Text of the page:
Strength and Conditioning
Learn about sports performance and strength and conditioning training for athletes.
Performance training for sports is quite different than fitness training for general fitness and health benefits. When training for sports performance athletes are actually being conditioned to compete in an arena of athletes with nearly equal potential and actual physical ability. An athlete training for ball sports where directional change during movement, speed, acceleration, deceleration, explosive power and endurance require training off the field as well as on the field.
Weightlifting, powerlifting, and endurance conditioning in the gym are simply tools used to increase an athlete's strength, endurance, and physical conditioning—it is vital to understand that most of the "real work" an athlete accomplishes is done when engaged in his or her specific sport. No amount of time in the gym will ever compensate for athletic ability and athletic training within the specific movement patterns associated with any given sport. However, when an athlete trains in the gym or when an athlete is trained "off season" by a trainer—sports specific training protocols are used to help already gifted and accomplished athletes become stronger, faster, more powerful, more flexible and better conditioned by way of endurance training.
How sports training is evolving and who really benefits from performance training?
It is quite popular to see ordinary people being trained as if they are athletes. I believe this is a big mistake. Not long ago we witnessed a horrible accident within the CrossFit® athlete community, while people engaged in any type of exercise accept risk for injury as a part of any exercise routine—the incident I mention speaks volumes about the amount of stress and training environments top athlete's endure (and associated risks) much less the risk of injury to the "average" person working out, with any level of experience or intensity, or training as an athlete would train. Elite athlete's train with very precise intensity and coaching to perform and execute highly sophisticated movements and exercises by way of many years of experience—and they accept the reality that at any time, any day, they may become irreversibly injured. Imagine joining a gym because you want to lose 20lbs, having no experience with Olympic Weightlifting or training with deliberate intensity trying to accomplish exercise and movement patterns intended for elite or experienced athlete's...I think you would agree that in this instance you might be biting off more than you can chew—and your trainer should know this. That said, athletic performance training for competition IS intended for athlete's with a significant level of exercise and sports training experience. Given the right environment an athlete can completely reshape their vision, focus, mental acuity, and physical preparedness for a given sport by training consistently within guidelines well established and coached by responsible, educated, and experienced professional trainers.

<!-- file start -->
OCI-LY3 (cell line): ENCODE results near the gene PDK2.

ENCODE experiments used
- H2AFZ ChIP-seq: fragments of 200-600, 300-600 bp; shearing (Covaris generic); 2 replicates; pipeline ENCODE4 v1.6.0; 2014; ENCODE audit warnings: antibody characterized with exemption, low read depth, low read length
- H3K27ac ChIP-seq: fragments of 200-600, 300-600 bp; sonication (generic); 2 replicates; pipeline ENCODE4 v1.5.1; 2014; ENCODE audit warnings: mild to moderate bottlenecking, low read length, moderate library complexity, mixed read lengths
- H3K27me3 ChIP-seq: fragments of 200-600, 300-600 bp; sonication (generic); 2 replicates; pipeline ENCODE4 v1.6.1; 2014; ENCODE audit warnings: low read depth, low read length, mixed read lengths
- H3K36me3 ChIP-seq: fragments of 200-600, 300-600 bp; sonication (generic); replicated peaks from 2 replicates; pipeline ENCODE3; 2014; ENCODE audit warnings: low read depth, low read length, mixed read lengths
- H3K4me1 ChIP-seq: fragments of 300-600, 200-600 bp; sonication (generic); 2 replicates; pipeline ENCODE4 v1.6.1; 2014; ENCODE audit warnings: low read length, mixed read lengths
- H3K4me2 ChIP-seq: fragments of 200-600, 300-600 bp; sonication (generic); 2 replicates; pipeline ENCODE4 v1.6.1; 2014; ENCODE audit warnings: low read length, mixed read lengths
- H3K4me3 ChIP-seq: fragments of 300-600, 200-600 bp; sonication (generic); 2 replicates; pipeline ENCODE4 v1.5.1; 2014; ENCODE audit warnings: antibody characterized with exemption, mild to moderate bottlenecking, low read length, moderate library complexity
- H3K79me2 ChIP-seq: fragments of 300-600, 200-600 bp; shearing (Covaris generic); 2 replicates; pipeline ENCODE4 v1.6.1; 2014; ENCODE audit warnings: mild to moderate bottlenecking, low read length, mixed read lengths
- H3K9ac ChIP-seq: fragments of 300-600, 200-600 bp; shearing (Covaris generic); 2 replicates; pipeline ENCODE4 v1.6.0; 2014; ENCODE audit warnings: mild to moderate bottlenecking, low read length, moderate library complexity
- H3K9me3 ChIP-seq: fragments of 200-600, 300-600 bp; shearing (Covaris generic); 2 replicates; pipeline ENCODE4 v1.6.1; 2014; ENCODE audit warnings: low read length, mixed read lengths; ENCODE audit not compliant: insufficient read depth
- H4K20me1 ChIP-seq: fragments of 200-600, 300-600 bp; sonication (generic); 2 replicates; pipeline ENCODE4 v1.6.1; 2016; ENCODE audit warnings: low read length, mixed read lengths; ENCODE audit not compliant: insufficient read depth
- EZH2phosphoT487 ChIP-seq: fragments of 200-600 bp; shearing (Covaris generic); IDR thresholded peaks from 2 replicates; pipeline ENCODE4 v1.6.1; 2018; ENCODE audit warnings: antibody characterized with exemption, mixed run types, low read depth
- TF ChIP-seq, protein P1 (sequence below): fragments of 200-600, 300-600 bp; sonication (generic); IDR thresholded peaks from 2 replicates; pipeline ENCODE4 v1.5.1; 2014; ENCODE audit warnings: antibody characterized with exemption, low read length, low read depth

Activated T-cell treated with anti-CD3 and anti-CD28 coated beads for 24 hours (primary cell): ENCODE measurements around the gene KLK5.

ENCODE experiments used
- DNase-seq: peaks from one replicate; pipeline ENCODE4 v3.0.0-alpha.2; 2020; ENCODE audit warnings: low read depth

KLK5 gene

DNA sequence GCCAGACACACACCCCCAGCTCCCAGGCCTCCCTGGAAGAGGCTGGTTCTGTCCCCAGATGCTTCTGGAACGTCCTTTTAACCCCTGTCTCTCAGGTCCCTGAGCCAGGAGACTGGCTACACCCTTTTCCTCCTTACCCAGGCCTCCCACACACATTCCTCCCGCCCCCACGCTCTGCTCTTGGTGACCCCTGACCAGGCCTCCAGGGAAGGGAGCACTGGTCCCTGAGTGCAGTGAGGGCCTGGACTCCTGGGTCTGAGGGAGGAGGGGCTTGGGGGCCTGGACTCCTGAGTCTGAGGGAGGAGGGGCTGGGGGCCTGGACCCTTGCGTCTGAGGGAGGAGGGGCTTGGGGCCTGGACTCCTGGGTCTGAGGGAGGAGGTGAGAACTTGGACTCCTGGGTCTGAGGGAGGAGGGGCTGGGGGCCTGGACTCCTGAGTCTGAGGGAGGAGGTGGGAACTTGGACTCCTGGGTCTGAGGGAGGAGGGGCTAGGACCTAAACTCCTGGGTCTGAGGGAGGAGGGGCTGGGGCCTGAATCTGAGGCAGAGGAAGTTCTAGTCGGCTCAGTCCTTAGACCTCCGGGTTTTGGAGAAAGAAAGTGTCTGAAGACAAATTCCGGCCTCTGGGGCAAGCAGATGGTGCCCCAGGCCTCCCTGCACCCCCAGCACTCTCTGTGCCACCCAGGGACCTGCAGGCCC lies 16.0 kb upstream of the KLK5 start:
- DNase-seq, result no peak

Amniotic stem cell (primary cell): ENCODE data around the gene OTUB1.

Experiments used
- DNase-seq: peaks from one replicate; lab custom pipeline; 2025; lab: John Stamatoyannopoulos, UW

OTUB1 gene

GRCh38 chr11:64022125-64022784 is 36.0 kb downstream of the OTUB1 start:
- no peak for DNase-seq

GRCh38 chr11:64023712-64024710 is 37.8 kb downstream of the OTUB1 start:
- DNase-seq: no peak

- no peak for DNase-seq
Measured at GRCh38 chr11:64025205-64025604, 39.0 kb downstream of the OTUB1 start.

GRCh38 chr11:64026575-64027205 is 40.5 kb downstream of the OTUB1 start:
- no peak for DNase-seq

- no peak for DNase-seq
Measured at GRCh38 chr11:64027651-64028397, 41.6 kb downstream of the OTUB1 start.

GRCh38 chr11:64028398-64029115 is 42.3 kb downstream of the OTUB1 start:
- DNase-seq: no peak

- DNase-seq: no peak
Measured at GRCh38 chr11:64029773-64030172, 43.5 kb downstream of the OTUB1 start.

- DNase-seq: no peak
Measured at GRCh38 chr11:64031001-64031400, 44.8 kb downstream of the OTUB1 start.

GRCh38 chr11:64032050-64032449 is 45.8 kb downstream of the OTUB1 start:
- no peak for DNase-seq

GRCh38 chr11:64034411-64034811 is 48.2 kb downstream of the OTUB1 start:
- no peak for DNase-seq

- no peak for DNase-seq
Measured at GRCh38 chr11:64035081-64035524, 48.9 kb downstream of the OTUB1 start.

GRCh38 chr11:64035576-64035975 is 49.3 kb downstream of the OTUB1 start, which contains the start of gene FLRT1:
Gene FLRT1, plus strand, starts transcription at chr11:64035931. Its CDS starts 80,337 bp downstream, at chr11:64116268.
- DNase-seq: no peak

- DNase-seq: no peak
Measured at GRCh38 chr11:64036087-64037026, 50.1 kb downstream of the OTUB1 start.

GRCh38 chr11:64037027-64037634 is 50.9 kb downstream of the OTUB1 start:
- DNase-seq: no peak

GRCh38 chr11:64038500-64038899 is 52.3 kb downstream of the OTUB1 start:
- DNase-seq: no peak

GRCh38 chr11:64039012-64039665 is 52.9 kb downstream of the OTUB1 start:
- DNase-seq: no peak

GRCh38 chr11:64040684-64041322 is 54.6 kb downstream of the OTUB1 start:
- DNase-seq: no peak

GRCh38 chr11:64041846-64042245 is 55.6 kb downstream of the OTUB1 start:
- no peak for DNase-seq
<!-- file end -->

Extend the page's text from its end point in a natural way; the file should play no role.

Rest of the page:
What exercises or movement patterns are best suited for sports performance training?
This an often confusing conversation to have with clients. Determining the best exercises or movement patterns for sports performance is highly dependent on the individual athlete's abilities, limitations, challenges, and goals. Of course most athletes train for better balance, coordination, agility, speed, proprioception, and strength—but, movement patterns are developed to correct muscular imbalances and improve movement efficiency so that an athlete can perform his or her sport with greater intensity and fluidity. For athletes training for multi-sport benefits, traditional exercises like compound movements (Squat, Dead-lift, various Press exercises, and some Olympic Weightlifting exercises) can be beneficial if modified to meet the need of the individual athlete and conditions of his or her chosen sport. That said, again, more time on the field, ice, court, track or course will always trump time in the gym. Remember, most athletes train with weights or utilize special training protocols during their off season or in preparation for an event, such as the case of a mixed martial arts athlete wherein several weeks or months of training culminate within a very short window (within days) of their actual fight or match. Very few athlete's actually perform their sport standing on solid ground, perfectly balanced with all of the special accessories and precise movements used during training. For example, most athlete's must "be on their toes", change direction, generate explosive power in awkward positions or during movement. In general, it is safe to focus on exercises that naturally mimic movements common within your sport. Exercise and specific sports performance, strength and conditioning, and endurance training for athletes will increase an athlete's ability to strengthen muscles, tendons and ligaments, cardiovascular and muscular endurance and will produce results in a trained athlete that will translate to better performance. In addition to exercise and functional movement patterns, nutrition, intensity, duration, frequency and recovery time are factors considered when developing a training program for an athlete. In short, the basics will always be true; if an athlete is better conditioned, better prepared, stronger, faster, possesses greater joint mobility, flexibility and determination—this athlete will be more competitive than the untrained athlete.